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Nyasasaurus

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nyasasaurus

Nyasasaurus (Mark Witton)

Name:

Nyasasaurus (Greek for "Nyasa lizard"); pronounced knee-AHS-ah-SORE-us

Habitat:

Plains of southern Africa

Historical Period:

Early Triassic (243 million years ago)

Size and Weight:

About 10 feet long and 100 pounds

Diet:

Unknown; probably omnivorous

Distinguishing Characteristics:

Long, lithe build; exceptionally long tail

About Nyasasaurus:

Announced to the world in December of 2012, Nyasasaurus is an exceptional find: a dinosaur that lived in the southern continent of Pangaea during the early Triassic period, about 243 million years ago. Why is this such stunning news? Well, scientists previously believed that the earliest true dinosaurs (such as Eoraptor and Herrerasaurus) arose in middle Triassic South America, at a remove of 10 million years and 1,000 or so miles.

There's still a lot we don't know about Nyasasaurus, but what we do know points to an unmistakably dinosaurian lineage. This reptile measured about 10 feet from head to tail, which may seem enormous by Triassic standards, except for the fact that fully five feet of that length was taken up by its unusually long tail. Like other early dinosaurs, Nyasasaurus clearly evolved from a recent archosaur ancestor, though it may have represented a "dead end" in dinosaur evolution (the "true" dinosaurs we all know and love still being descended from the likes of Eoraptor).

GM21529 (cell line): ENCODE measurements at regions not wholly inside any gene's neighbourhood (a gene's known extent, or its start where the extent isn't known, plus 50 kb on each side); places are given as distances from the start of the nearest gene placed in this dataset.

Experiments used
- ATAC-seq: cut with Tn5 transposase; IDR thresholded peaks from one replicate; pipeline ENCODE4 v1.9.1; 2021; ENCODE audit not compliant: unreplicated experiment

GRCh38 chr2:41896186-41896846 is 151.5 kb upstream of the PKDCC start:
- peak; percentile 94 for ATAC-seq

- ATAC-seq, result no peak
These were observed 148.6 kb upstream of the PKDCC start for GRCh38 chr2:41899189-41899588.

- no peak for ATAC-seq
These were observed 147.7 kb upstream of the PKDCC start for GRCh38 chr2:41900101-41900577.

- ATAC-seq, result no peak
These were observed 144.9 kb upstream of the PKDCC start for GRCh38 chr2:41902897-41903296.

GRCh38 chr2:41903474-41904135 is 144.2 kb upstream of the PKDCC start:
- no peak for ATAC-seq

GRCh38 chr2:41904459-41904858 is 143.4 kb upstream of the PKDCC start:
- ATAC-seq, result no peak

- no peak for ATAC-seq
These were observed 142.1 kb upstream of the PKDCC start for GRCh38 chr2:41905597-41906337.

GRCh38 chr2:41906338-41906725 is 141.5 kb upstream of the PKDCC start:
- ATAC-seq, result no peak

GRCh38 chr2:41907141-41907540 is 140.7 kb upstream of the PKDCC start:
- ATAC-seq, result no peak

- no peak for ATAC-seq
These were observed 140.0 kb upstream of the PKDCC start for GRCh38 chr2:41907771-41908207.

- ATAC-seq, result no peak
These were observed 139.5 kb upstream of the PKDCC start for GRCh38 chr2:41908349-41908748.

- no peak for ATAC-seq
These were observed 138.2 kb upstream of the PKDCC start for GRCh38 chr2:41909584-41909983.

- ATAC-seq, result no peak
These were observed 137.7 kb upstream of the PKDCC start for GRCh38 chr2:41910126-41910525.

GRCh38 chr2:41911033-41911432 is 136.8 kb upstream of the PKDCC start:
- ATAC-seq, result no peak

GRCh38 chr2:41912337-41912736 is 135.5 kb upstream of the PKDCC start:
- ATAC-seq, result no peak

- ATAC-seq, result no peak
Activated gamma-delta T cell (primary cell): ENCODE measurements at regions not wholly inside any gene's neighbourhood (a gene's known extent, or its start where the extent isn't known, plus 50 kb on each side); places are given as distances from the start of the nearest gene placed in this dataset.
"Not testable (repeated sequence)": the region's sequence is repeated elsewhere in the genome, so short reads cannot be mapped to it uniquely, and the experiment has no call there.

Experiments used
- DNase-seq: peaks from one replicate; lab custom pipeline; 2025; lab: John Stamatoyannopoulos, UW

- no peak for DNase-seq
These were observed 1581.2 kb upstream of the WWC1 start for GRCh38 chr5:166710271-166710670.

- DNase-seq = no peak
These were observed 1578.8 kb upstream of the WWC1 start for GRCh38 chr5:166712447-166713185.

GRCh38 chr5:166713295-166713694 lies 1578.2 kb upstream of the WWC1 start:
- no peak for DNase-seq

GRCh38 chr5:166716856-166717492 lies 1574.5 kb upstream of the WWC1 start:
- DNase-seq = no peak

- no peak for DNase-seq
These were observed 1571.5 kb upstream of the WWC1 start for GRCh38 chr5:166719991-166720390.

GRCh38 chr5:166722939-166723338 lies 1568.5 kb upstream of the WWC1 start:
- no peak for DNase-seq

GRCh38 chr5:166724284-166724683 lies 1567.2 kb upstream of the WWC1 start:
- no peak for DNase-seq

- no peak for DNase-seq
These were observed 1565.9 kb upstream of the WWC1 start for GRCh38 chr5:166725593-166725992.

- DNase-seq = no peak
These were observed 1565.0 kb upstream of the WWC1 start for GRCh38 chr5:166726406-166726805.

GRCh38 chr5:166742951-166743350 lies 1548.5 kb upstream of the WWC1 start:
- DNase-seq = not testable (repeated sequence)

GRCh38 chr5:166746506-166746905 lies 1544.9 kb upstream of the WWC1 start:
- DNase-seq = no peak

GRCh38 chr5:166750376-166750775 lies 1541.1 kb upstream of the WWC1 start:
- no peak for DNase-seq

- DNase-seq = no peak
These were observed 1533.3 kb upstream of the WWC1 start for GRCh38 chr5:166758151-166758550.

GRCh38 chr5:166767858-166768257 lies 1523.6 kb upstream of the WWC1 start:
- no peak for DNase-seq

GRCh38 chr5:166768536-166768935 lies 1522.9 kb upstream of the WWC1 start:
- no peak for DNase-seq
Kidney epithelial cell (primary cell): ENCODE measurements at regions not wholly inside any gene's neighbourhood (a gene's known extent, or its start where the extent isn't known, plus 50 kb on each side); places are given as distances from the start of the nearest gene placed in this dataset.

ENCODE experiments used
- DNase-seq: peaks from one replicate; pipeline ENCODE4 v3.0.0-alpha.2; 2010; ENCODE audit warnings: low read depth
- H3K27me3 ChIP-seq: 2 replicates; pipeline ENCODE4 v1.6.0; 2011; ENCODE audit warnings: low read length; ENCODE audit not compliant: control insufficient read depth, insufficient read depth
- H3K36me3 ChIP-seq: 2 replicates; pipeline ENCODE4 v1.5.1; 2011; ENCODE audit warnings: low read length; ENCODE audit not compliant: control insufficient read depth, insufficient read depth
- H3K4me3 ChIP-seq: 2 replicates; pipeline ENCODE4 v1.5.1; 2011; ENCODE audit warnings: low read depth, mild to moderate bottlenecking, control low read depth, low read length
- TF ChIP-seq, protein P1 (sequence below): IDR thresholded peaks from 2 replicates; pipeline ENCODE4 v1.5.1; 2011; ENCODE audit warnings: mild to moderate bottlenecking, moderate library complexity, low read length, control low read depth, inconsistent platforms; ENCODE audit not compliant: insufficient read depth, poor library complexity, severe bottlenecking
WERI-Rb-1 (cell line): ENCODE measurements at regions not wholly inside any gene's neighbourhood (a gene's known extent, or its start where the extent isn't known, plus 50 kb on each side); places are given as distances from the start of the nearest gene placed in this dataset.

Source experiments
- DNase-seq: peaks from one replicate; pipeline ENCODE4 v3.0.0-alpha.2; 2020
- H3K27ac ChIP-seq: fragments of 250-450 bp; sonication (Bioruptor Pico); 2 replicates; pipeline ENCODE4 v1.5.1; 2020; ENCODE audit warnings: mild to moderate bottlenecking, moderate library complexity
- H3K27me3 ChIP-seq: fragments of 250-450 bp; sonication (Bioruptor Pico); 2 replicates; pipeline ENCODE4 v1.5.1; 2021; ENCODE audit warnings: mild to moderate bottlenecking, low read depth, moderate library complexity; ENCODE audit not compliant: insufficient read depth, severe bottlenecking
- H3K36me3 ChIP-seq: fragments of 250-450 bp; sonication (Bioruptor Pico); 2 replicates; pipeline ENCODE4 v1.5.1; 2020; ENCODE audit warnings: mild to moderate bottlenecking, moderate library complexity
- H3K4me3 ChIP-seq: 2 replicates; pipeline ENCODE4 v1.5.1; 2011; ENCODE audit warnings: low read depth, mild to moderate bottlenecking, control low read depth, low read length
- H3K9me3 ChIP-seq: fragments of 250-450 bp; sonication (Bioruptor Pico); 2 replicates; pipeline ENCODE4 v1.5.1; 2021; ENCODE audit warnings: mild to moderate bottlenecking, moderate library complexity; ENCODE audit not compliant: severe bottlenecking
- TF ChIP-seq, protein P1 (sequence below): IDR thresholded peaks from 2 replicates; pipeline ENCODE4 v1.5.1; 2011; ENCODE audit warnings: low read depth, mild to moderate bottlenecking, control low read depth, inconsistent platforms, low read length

One thing about Nyasasaurus that remains a mystery is this dinosaur's diet. The earliest dinosaurs preceded the historic split between saurischian and ornithischian varieties (saurischians were either carnivorous or herbivorous, and all ornithischians, as far as we know, were plant-eaters). It seems most likely that Nyasasaurus was omnivorous, and its descendants (if any) evolved in more specialized directions.

It may yet turn out that Nyasasaurus is technically classified as an archosaur rather than a true dinosaur. This would not be an unusual development, since there's never a firm line that separates one type of animal from another in evolutionary terms (for example, which genus marks the transition from the most advanced lobe-finned fish to the earliest tetrapods, or the small, feathered, fluttery dinosaurs and the first true birds?)

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